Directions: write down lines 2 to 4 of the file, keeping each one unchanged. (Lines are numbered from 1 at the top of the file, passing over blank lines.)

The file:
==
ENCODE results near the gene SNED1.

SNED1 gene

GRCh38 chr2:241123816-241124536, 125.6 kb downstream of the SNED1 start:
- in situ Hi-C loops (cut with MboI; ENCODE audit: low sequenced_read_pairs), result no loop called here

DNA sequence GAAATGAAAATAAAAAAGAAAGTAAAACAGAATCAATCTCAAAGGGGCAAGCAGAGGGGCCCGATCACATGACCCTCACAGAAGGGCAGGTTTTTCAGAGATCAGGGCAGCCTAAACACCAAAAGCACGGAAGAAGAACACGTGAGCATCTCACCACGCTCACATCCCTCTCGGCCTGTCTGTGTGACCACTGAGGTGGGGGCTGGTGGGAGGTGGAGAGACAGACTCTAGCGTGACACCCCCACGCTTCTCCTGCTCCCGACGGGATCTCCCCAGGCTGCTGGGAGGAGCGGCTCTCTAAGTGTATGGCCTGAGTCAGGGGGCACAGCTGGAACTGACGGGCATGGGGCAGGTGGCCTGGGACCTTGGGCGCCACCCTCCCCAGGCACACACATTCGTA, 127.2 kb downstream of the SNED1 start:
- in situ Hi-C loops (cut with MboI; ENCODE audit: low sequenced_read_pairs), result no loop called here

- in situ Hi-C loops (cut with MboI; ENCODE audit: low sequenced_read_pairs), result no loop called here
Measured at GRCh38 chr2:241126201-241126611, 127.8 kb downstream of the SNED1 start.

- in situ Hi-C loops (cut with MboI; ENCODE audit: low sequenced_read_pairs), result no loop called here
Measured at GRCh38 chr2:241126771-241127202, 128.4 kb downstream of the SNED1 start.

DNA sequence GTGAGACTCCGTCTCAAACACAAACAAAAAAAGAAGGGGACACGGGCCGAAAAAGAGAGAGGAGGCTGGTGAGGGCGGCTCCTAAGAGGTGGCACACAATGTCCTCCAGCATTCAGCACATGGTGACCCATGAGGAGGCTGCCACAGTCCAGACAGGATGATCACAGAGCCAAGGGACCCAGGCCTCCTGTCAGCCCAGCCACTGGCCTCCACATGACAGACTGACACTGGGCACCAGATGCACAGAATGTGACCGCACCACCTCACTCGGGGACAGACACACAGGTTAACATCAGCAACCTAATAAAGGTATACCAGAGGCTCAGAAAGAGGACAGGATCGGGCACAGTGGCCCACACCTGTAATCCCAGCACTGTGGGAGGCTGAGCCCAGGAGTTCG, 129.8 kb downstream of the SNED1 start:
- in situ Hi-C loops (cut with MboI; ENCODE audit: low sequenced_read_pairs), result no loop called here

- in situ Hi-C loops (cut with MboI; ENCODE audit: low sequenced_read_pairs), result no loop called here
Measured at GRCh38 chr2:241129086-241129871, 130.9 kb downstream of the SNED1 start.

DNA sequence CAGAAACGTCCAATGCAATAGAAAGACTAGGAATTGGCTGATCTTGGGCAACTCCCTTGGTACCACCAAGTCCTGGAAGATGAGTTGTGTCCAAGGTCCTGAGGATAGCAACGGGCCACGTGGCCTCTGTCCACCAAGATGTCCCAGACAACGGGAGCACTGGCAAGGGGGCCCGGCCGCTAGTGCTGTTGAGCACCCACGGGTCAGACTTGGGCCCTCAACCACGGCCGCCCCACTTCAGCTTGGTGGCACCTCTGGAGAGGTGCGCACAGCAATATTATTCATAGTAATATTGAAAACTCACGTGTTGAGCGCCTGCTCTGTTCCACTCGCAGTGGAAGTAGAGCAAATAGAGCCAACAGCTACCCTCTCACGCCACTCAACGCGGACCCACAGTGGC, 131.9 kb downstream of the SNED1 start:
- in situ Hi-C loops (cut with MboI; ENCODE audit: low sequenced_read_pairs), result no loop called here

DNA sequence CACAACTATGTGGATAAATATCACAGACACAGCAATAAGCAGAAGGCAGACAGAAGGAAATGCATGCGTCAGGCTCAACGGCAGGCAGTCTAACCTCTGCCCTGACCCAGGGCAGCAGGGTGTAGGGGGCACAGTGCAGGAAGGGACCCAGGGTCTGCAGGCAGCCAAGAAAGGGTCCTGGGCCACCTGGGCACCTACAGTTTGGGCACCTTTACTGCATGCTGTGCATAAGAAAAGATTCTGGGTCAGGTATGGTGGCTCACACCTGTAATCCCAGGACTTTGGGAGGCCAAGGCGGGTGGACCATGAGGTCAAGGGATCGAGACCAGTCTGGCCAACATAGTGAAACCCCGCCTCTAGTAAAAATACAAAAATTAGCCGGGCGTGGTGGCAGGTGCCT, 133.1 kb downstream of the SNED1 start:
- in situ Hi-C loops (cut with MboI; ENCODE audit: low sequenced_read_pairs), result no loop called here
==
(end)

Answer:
SNED1 gene

GRCh38 chr2:241123816-241124536, 125.6 kb downstream of the SNED1 start:
- in situ Hi-C loops (cut with MboI; ENCODE audit: low sequenced_read_pairs), result no loop called here